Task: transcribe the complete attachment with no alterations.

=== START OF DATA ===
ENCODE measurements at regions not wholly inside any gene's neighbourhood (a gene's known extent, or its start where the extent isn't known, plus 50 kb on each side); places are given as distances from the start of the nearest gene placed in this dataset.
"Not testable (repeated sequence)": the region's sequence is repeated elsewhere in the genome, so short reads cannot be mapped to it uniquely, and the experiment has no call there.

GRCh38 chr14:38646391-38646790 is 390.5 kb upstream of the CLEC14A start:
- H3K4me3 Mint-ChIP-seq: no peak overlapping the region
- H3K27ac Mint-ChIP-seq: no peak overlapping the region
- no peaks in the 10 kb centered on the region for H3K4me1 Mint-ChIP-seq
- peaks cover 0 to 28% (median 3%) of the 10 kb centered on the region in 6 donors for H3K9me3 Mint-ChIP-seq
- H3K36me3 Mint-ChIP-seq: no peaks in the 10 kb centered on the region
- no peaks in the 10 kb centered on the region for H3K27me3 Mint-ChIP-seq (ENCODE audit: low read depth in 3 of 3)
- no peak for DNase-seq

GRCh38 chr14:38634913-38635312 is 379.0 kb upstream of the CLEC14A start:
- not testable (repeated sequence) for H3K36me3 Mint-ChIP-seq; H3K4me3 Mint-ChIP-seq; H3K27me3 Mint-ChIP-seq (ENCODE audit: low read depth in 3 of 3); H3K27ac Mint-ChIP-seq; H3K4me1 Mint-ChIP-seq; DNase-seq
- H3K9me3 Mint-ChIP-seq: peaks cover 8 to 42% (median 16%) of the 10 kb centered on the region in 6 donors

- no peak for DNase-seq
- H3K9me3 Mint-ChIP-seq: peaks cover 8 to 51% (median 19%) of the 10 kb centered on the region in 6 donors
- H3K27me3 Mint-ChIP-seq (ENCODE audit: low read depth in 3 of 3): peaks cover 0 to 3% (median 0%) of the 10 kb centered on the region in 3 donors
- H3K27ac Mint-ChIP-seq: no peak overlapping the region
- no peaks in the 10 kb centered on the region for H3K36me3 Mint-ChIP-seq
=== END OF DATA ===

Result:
ENCODE measurements at regions not wholly inside any gene's neighbourhood (a gene's known extent, or its start where the extent isn't known, plus 50 kb on each side); places are given as distances from the start of the nearest gene placed in this dataset.
"Not testable (repeated sequence)": the region's sequence is repeated elsewhere in the genome, so short reads cannot be mapped to it uniquely, and the experiment has no call there.

GRCh38 chr14:38646391-38646790 is 390.5 kb upstream of the CLEC14A start:
- H3K4me3 Mint-ChIP-seq: no peak overlapping the region
- H3K27ac Mint-ChIP-seq: no peak overlapping the region
- no peaks in the 10 kb centered on the region for H3K4me1 Mint-ChIP-seq
- peaks cover 0 to 28% (median 3%) of the 10 kb centered on the region in 6 donors for H3K9me3 Mint-ChIP-seq
- H3K36me3 Mint-ChIP-seq: no peaks in the 10 kb centered on the region
- no peaks in the 10 kb centered on the region for H3K27me3 Mint-ChIP-seq (ENCODE audit: low read depth in 3 of 3)
- no peak for DNase-seq

GRCh38 chr14:38634913-38635312 is 379.0 kb upstream of the CLEC14A start:
- not testable (repeated sequence) for H3K36me3 Mint-ChIP-seq; H3K4me3 Mint-ChIP-seq; H3K27me3 Mint-ChIP-seq (ENCODE audit: low read depth in 3 of 3); H3K27ac Mint-ChIP-seq; H3K4me1 Mint-ChIP-seq; DNase-seq
- H3K9me3 Mint-ChIP-seq: peaks cover 8 to 42% (median 16%) of the 10 kb centered on the region in 6 donors

- no peak for DNase-seq
- H3K9me3 Mint-ChIP-seq: peaks cover 8 to 51% (median 19%) of the 10 kb centered on the region in 6 donors
- H3K27me3 Mint-ChIP-seq (ENCODE audit: low read depth in 3 of 3): peaks cover 0 to 3% (median 0%) of the 10 kb centered on the region in 3 donors
- H3K27ac Mint-ChIP-seq: no peak overlapping the region
- no peaks in the 10 kb centered on the region for H3K36me3 Mint-ChIP-seq